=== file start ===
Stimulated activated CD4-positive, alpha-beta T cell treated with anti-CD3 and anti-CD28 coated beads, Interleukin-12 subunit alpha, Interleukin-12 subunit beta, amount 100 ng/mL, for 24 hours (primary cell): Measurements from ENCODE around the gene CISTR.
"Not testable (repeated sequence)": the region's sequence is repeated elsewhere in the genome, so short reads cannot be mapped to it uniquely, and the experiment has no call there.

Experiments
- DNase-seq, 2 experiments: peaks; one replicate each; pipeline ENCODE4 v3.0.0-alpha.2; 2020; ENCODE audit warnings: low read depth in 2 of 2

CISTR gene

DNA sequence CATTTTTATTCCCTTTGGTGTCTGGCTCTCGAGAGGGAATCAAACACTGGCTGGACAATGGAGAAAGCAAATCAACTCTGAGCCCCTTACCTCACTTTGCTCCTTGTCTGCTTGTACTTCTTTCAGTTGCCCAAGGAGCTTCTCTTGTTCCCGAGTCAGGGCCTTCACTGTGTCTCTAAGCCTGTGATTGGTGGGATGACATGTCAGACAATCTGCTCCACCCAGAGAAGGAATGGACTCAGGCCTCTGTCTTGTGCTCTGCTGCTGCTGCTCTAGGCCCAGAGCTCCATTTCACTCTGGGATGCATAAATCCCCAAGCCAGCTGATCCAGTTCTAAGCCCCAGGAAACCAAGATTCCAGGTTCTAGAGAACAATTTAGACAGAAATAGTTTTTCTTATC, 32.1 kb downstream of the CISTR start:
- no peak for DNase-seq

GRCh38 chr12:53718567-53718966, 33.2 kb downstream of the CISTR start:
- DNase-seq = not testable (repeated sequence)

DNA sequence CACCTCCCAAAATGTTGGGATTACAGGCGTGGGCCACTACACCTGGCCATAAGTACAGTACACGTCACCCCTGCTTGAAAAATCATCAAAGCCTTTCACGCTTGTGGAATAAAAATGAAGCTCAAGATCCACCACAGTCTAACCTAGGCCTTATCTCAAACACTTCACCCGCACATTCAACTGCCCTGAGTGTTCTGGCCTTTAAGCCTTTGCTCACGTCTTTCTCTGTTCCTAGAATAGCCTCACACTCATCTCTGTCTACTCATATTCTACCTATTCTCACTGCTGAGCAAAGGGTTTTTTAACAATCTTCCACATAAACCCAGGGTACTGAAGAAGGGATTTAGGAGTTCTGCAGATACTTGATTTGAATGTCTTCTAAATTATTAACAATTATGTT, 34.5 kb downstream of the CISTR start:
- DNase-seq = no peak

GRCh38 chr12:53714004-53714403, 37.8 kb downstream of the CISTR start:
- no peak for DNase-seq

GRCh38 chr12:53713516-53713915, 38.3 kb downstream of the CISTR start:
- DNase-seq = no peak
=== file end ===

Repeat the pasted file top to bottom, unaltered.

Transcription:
Stimulated activated CD4-positive, alpha-beta T cell treated with anti-CD3 and anti-CD28 coated beads, Interleukin-12 subunit alpha, Interleukin-12 subunit beta, amount 100 ng/mL, for 24 hours (primary cell): Measurements from ENCODE around the gene CISTR.
"Not testable (repeated sequence)": the region's sequence is repeated elsewhere in the genome, so short reads cannot be mapped to it uniquely, and the experiment has no call there.

Experiments
- DNase-seq, 2 experiments: peaks; one replicate each; pipeline ENCODE4 v3.0.0-alpha.2; 2020; ENCODE audit warnings: low read depth in 2 of 2

CISTR gene

DNA sequence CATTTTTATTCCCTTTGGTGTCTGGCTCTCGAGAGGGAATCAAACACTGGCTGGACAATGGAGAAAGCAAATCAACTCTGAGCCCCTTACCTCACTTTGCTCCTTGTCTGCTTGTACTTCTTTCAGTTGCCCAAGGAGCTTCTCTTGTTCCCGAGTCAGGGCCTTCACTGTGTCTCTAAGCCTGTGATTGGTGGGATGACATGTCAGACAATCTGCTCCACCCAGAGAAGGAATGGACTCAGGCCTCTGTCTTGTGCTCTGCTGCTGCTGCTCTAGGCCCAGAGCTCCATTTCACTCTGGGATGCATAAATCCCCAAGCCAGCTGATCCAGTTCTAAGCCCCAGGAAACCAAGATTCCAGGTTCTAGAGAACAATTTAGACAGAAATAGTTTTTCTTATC, 32.1 kb downstream of the CISTR start:
- no peak for DNase-seq

GRCh38 chr12:53718567-53718966, 33.2 kb downstream of the CISTR start:
- DNase-seq = not testable (repeated sequence)

DNA sequence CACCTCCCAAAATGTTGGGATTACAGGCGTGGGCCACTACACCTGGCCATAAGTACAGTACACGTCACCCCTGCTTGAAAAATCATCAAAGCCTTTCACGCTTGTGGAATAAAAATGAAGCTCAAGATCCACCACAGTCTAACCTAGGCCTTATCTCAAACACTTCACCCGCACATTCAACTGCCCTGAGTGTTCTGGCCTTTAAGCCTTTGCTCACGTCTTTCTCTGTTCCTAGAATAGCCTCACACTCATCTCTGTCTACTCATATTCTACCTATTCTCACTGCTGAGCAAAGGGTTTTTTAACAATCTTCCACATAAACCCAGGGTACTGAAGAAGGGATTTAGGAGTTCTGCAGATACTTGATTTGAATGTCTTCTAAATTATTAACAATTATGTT, 34.5 kb downstream of the CISTR start:
- DNase-seq = no peak

GRCh38 chr12:53714004-53714403, 37.8 kb downstream of the CISTR start:
- no peak for DNase-seq

GRCh38 chr12:53713516-53713915, 38.3 kb downstream of the CISTR start:
- DNase-seq = no peak